“Hamida has cleaned the bathroom. When Aisha comes out, take a shower or you will be late for the prayers,” Saeeda commanded as she entered the room.
“Yes, I should do that.” Maulvi slowly lowered the newspaper. As long as Hamida worked in the house, the newspaper would always be installed in front of his face…it provided a great cover for his roving eyes.
“Saeeda, can you please cut this passage of the Qur’an and put it in a safe place? These stupid people print them in the newspaper, not realizing it might be thrown on the floor, or touched by untouchables. People just do not think!” Maulvi suddenly got angry.
“Hamida, see you left that corner?” he motioned. He had to start somewhere, he reminded himself.
“OK,” Hamida softly replied. She kept her eyes lowered and redid the corner she had just mopped. She was never sure of the signals she received from Maulvi. He was the man of high esteem, deference, and religious zeal. He was well known for his values. But something kept gnawing at Hamida. How could she ignore her sixth sense? For some reason she was always afraid of Maulvi. She could not remember ever looking at him directly. Some eyes can make you feel stark naked. Maulvi’s eyes were definitely in this category.
“It is high time you recite Kalima and accept Islam as the true religion. Allah will reward you in the afterlife,” Maulvi preached. He began to lower his newspaper, ready to begin a lengthy sermon.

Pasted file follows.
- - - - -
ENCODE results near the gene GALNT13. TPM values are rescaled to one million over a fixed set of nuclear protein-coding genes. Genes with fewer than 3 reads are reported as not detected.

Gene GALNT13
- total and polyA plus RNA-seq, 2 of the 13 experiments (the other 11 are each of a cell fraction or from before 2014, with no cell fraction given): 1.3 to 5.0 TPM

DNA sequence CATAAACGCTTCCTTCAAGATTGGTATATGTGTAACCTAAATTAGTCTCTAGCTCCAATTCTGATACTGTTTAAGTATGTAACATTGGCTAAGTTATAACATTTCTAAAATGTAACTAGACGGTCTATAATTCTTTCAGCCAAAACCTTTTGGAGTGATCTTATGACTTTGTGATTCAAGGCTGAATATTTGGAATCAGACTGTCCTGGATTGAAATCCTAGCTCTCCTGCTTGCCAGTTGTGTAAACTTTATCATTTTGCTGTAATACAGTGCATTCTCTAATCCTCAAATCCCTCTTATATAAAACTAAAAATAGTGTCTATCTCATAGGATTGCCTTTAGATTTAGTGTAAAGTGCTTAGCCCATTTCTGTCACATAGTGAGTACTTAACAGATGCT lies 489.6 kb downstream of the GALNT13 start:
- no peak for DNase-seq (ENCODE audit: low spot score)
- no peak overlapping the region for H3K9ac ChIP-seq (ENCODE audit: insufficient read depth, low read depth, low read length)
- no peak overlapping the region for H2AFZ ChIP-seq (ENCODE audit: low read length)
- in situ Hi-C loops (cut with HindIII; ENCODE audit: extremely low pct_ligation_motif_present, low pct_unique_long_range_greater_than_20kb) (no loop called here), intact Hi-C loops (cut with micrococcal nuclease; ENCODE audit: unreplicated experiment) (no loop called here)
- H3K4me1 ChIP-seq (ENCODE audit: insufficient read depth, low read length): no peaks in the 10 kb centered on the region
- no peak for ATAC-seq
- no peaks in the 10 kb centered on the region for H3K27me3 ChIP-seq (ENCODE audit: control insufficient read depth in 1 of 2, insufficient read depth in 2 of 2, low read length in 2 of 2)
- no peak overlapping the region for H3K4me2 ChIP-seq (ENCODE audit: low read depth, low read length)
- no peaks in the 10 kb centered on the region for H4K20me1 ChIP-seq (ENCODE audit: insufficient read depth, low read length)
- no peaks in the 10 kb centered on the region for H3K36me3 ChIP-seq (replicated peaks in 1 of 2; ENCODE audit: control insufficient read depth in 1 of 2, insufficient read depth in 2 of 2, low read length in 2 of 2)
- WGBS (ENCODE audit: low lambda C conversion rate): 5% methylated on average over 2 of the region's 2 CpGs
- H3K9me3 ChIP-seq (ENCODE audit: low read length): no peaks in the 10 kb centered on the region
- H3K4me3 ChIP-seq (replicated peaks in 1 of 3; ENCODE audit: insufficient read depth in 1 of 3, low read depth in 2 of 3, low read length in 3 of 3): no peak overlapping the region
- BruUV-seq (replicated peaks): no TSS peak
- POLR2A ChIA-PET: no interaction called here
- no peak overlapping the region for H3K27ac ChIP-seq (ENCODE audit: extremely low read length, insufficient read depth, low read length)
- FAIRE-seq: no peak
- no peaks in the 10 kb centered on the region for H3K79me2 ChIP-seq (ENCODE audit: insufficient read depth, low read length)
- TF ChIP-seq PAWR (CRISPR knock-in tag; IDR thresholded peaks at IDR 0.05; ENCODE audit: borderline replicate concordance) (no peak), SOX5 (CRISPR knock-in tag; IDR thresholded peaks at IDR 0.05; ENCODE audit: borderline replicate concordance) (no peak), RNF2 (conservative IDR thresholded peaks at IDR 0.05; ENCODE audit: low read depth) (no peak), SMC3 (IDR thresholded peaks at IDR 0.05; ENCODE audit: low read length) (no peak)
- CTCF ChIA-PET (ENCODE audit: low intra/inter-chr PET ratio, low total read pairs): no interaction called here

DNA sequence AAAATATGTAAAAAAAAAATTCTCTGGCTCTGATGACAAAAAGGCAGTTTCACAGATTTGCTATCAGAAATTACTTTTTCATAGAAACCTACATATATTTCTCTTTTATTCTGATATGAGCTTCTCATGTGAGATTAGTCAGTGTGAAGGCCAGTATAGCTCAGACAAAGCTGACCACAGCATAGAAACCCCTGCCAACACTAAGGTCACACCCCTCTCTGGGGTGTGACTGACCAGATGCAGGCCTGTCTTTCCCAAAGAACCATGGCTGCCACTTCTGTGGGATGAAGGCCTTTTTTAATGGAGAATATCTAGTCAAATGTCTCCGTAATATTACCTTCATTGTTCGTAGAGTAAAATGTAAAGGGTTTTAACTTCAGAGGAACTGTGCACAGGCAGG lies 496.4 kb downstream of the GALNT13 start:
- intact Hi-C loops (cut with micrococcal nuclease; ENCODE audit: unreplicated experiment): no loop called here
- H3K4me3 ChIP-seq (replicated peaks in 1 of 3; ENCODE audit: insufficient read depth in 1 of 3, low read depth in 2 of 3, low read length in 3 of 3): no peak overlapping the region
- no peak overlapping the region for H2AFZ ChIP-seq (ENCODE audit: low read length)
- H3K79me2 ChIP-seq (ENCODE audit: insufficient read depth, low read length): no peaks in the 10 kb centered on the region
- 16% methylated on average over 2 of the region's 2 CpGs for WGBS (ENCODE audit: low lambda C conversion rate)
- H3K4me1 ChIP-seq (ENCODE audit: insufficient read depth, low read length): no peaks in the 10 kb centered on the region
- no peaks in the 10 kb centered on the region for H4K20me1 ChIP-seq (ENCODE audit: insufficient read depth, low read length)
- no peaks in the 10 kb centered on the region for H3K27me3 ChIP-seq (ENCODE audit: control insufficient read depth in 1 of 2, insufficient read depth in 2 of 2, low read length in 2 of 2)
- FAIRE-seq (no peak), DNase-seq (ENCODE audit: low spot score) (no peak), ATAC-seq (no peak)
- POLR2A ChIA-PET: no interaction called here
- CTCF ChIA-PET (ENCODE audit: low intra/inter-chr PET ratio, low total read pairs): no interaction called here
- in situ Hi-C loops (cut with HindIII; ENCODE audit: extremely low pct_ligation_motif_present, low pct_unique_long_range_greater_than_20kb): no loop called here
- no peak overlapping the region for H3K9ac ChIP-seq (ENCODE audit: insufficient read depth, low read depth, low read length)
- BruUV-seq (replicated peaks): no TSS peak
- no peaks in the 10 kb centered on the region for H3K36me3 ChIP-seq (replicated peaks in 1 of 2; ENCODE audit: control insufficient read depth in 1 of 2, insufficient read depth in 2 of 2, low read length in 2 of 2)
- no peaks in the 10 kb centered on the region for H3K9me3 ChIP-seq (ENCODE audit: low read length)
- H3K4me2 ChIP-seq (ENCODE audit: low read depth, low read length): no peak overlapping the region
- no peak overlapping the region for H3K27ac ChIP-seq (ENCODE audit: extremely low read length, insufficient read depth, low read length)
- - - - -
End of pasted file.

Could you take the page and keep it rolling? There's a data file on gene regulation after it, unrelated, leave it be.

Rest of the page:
“It is OK the way it is, Maulvi Sahib.” Hamida sighed. She had diverted this query many times before. It always made her uneasy.
“It is not OK at all. If you keep following Christ it will only lead you to Hell on the day of judgement. Why did you need to convert God’s messenger into his son?” Maulvi constantly reminded her that according to Islam, Jesus was God’s messenger amongst numerous other messengers, but not his son. “Are not you afraid your body will burn in hell?” He looked at her body as if he was eyeing it for the last time before being burnt.
“Maulvi Sahib, it is OK. Things are working OK,” Hamida protested slightly.
“I do not see it working out. Once you recite Kalima and become a Muslim, I will marry you to a decent man. How long will you keep mopping?’
“Maulvi Sahib,” Hamida stopped short. She felt a warm flush spread across her face. She could feel Maulvi’s probing eyes burning her in different places. She spread her dupatta across her chest. She was trying her best to finish as soon as possible and get out of there.
“Just recite Kalima once. I have high hopes for you. Maybe not a bachelor, but we can still find you a good match as a second wife.” Maulvi was an expert archer. And Hamida was an unsuspecting target, walking in front of the arrow herself.